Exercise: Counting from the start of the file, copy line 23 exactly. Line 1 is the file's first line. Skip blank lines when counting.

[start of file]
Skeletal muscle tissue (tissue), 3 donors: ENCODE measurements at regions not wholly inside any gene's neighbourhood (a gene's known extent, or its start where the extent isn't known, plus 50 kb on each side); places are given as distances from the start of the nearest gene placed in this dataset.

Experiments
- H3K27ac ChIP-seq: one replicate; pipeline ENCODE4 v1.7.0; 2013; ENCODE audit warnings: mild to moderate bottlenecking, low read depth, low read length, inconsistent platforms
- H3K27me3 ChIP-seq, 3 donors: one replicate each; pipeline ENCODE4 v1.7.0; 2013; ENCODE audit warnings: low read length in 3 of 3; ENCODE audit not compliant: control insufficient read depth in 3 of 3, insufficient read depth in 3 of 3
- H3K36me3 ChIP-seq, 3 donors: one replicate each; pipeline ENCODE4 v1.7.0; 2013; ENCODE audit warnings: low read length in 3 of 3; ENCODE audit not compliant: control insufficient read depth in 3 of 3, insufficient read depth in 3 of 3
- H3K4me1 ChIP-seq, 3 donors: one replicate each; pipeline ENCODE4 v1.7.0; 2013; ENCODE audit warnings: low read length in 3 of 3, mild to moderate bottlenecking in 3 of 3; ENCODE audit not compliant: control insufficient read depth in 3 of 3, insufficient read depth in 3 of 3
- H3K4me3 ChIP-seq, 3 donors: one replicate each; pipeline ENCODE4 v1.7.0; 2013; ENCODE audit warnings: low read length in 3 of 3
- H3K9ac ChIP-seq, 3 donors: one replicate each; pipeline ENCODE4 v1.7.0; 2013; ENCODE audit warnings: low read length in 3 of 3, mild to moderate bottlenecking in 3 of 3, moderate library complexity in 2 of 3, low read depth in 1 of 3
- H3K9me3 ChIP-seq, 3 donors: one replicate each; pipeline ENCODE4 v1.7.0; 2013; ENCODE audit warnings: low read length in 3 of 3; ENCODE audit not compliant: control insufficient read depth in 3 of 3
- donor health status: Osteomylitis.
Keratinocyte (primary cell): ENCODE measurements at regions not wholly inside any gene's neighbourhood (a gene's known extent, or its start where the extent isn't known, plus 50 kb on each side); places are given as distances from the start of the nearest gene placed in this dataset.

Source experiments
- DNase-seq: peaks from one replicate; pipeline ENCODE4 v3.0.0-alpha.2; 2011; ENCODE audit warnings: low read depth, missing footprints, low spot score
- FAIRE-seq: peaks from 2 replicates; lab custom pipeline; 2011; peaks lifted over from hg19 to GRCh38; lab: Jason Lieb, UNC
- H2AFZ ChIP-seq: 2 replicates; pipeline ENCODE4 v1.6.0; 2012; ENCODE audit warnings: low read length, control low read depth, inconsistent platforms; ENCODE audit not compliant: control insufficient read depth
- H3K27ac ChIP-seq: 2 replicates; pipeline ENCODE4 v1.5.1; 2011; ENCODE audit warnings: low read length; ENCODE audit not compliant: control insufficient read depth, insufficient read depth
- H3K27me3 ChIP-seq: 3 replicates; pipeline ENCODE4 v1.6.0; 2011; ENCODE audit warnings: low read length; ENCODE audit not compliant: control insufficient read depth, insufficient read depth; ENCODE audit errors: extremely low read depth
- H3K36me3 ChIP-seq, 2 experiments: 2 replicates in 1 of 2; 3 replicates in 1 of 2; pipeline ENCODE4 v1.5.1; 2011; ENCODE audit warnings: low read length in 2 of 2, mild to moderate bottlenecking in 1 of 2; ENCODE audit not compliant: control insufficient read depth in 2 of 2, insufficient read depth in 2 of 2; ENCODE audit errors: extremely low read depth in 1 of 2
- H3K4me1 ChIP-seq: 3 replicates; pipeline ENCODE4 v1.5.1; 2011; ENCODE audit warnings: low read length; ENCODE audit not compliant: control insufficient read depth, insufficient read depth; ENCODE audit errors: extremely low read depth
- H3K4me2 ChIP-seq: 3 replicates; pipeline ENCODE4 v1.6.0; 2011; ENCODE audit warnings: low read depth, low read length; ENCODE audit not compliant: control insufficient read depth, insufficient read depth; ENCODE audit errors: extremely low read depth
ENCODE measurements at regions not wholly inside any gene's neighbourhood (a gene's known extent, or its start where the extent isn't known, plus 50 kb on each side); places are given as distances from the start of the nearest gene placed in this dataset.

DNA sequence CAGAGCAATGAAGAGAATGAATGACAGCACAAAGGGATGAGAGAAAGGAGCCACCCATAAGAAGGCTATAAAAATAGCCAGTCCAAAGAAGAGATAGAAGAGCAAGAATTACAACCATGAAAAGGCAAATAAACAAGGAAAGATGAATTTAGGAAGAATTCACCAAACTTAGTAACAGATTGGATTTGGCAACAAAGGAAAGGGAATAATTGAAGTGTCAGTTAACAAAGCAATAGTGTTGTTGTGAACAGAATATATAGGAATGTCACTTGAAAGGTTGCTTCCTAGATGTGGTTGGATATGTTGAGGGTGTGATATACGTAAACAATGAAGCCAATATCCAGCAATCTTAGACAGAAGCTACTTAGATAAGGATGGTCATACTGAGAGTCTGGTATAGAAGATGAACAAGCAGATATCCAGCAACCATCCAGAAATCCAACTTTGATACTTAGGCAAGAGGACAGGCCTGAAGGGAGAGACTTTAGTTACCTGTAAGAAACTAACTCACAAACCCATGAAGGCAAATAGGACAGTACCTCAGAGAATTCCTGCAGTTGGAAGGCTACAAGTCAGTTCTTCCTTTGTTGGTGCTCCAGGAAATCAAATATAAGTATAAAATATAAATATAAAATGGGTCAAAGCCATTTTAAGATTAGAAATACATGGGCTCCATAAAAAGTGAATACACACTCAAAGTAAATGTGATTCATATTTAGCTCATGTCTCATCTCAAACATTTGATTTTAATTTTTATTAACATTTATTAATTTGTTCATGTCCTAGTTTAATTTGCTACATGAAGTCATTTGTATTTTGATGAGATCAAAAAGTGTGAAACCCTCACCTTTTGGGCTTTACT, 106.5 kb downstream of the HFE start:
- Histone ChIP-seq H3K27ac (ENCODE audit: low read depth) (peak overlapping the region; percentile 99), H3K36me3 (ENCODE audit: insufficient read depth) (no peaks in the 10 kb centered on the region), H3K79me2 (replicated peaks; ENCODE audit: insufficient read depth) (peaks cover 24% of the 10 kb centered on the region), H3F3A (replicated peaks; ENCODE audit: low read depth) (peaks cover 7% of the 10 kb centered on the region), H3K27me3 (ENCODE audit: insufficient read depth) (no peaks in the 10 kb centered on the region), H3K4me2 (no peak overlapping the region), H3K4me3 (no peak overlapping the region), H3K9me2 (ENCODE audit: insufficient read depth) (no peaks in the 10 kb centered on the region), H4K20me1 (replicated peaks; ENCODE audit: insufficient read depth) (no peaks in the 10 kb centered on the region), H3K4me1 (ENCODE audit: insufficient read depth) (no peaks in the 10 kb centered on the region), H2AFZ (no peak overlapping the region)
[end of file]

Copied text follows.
- Histone ChIP-seq H3K27ac (ENCODE audit: low read depth) (peak overlapping the region; percentile 99), H3K36me3 (ENCODE audit: insufficient read depth) (no peaks in the 10 kb centered on the region), H3K79me2 (replicated peaks; ENCODE audit: insufficient read depth) (peaks cover 24% of the 10 kb centered on the region), H3F3A (replicated peaks; ENCODE audit: low read depth) (peaks cover 7% of the 10 kb centered on the region), H3K27me3 (ENCODE audit: insufficient read depth) (no peaks in the 10 kb centered on the region), H3K4me2 (no peak overlapping the region), H3K4me3 (no peak overlapping the region), H3K9me2 (ENCODE audit: insufficient read depth) (no peaks in the 10 kb centered on the region), H4K20me1 (replicated peaks; ENCODE audit: insufficient read depth) (no peaks in the 10 kb centered on the region), H3K4me1 (ENCODE audit: insufficient read depth) (no peaks in the 10 kb centered on the region), H2AFZ (no peak overlapping the region)